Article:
As a viewer, you come to expect certain qualities when you hear the name Armando Iannucci. The Scottish writer-director made his name with scathing satire of middle-age ineptitude with I’m Alan Partridge before helping to radically reinvent political comedy through bleakly prescient and creatively foul-mouthed depictions of the governmental hellhole via The Thick of It, Veep, and The Death of Stalin. At first glance, he may not seem like a natural fit for Charles Dickens, particularly his most deeply personal novel David Copperfield, but who else could match him for quick-witted dialogue and social commentary?
In adapting arguably one of the most well-known novels of the Victorian age, and one with plenty of movies and TV shows to its name, Iannucci has chosen the potentially surprisingly route of conventionality. There are no surprise flourishes or descent into classic Peter Capaldi sneered profanities in this one. Rather, The Personal History of David Copperfield has enough love for and faith in its source material to just let Dickens be Dickens. Hey, it’s held up for a reason, and the end result is a thoroughly enjoyable and traditional crowd-pleaser in the best ways possible.
Copperfield, played by Dev Patel, has a suitably Dickensian life. After a happy childhood with his doting mother and devoted housekeeper Peggotty (Daisy May Cooper), he finds himself on an unexpected path after his abusive stepfather sends him to work. The subsequent odyssey is one that will be highly familiar to many a high-school or English literature student: The rags to riches to rags and back again journey; the destitute friends and slimy social climbers; a young man’s coming-of-age and acceptance of what he really wants from his time on this planet; and, of course, all those silly names. With a few evident story changes aside — but nothing that would drag viewers out of the narrative or irritate Dickens purists — this remains Copperfield as he’s always been. Well, he’s not always been part of a truly color-blind cast, and the uniformly excellent choices for this vast ensemble prove to be the movie’s brightest part.
I could talk about Dev Patel all damn day. In fact, I have done so on more than one occasion (cast him as Bond, you cowards!) He’s an undeniable talent who’s slowly but surely building up a filmography deserving of his abilities, and with the role of David Copperfield, we see him perhaps at his most charming as well as his most acrobatic with Dickens/Iannucci’s language. He is an ideal everyman whose seeming normalcy is what helps him to become exceptional. Watching moments such as the scene where he helps Mr. Dick (Hugh Laurie in fine old-school Hugh Laurie mode) fly his kite, practically galloping through the grass with giddy abundance, are almost relieving. Finally, Patel is the star we’ve always known him to be. Morfydd Clark clearly has a ball playing the delightfully dim Dora, while Rosalind Eleazar has sharp and sweet chemistry with Patel as Agnes.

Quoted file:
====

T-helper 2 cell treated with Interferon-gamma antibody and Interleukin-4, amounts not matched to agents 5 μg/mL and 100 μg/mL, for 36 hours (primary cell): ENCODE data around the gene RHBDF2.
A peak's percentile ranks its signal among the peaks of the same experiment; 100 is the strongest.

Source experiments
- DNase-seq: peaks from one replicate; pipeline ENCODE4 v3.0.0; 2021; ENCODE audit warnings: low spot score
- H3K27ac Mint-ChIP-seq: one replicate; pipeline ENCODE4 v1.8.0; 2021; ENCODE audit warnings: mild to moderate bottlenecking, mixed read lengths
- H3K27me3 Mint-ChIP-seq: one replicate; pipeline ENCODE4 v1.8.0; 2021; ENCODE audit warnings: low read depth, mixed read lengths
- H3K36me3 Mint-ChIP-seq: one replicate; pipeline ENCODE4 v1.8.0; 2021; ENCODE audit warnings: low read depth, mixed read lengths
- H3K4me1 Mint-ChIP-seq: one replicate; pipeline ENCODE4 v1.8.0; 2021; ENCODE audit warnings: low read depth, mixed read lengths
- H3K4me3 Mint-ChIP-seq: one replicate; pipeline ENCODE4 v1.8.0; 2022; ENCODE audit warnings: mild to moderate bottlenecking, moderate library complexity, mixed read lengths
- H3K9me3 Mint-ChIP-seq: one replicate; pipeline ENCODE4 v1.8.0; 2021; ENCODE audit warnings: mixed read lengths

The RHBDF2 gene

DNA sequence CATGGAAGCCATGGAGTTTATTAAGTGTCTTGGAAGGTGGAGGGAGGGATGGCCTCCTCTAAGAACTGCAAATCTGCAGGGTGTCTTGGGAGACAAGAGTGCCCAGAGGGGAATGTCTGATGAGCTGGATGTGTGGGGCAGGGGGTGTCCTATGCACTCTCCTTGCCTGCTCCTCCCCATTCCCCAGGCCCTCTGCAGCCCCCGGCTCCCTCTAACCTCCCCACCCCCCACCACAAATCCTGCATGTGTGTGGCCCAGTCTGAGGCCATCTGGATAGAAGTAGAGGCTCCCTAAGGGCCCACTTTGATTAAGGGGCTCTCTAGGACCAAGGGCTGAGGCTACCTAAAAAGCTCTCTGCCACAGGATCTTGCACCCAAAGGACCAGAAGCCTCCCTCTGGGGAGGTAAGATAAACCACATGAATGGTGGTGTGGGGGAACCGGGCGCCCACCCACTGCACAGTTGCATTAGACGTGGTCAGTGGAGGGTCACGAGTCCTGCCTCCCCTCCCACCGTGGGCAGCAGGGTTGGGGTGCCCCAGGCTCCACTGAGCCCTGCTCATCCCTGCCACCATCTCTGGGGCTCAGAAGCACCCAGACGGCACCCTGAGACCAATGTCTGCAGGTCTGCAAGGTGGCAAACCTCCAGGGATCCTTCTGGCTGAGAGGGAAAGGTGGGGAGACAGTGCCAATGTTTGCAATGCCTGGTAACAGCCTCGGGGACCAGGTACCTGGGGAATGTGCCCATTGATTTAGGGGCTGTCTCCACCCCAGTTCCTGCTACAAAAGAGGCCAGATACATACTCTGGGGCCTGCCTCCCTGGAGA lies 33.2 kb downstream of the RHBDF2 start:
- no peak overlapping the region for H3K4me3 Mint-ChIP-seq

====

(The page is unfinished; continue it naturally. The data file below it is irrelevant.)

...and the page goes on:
It doesn’t hurt to be supported by actors like Benedict Wong, Tilda Swinton, Ben Whishaw (almost too off-putting as the venomous slug Uriah Heep), Gwendoline Christie, and Peter Capaldi. The language never feels stuffy in their hands, nor has Iannucci tried to modernize it in discomfiting anachronistic ways like some period dramas I could name.
For those looking for something more in the vein of An Armando Iannucci Production, there may be some disappointed viewers. Nobody says the C-word or gets compared to a marzipan dildo (as funny as that would be) or descends into the sort of justified nihilism of corruption and ineptitude that makes his work so alluring. Rather, what I was most reminded of was the Coen Brothers’ adaptation of True Grit, a remarkably faithful adaptation of a popular novel that did not stray from its tone or style but felt utterly natural in its meeting of two minds. Sometimes, you’re unsure of where the source material ends and the adaptation begins. The rhythms feel right and you never get the feeling that Iannucci or his co-writer Simon Blackwell (a long-time collaborator) are struggling to keep a hold over this often epic and exhaustive material.
That conventionality is a strength, but it ultimately ends up being a weakness. You can understand Iannucci’s reverence for the material but the gentleness he commits to is in sore need of an extra bite. There are some interesting visual flourishes here and there but nothing that takes it out of the zone of your typical BBC Christmas drama. That’s not necessarily a bad thing, but that comfort can soon become tedium. Dickens was also a leading voice in social commentary, particularly the discrepancies between rich and poor during his time. You’d think Iannucci of all people would be all in on dissecting this chaotic time and the disheartening ways history has repeated itself, but he’s oddly tame. There’s a timidity to his approach that doesn’t feel at all like the guy who gave us Veep. The camera occasionally cuts to the degradation of London’s housing for the poor and the growing numbers of homeless individuals but does little more than that. In order to retain the story’s inherent joy for David himself, a lot seems to have been sacrificed in the final script edits. It’s a shame because you can easily see how another version of this film — or even a longer television mini-series — would give such moments breathing room and the necessary focus of a director’s intent.
Still, there is a lot to enjoy in The Personal History of David Copperfield and it will appeal to audiences far and wide. Chock full of charm, warmth, and actors of endless magnetism, you’ll find much comfort in this one, as long as you don’t expect anyone to tell you f*ckety bye.
The Personal History of David Copperfieldwas originally reviewed at a screening at the Toronto Film Festival in 2019.
Header Image Source: TIFF